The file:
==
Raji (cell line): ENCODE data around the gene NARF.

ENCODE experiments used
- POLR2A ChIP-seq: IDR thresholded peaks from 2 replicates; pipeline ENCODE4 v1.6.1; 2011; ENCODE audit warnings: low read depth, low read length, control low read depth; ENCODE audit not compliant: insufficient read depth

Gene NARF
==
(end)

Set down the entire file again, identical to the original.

Raji (cell line): ENCODE data around the gene NARF.

ENCODE experiments used
- POLR2A ChIP-seq: IDR thresholded peaks from 2 replicates; pipeline ENCODE4 v1.6.1; 2011; ENCODE audit warnings: low read depth, low read length, control low read depth; ENCODE audit not compliant: insufficient read depth

Gene NARF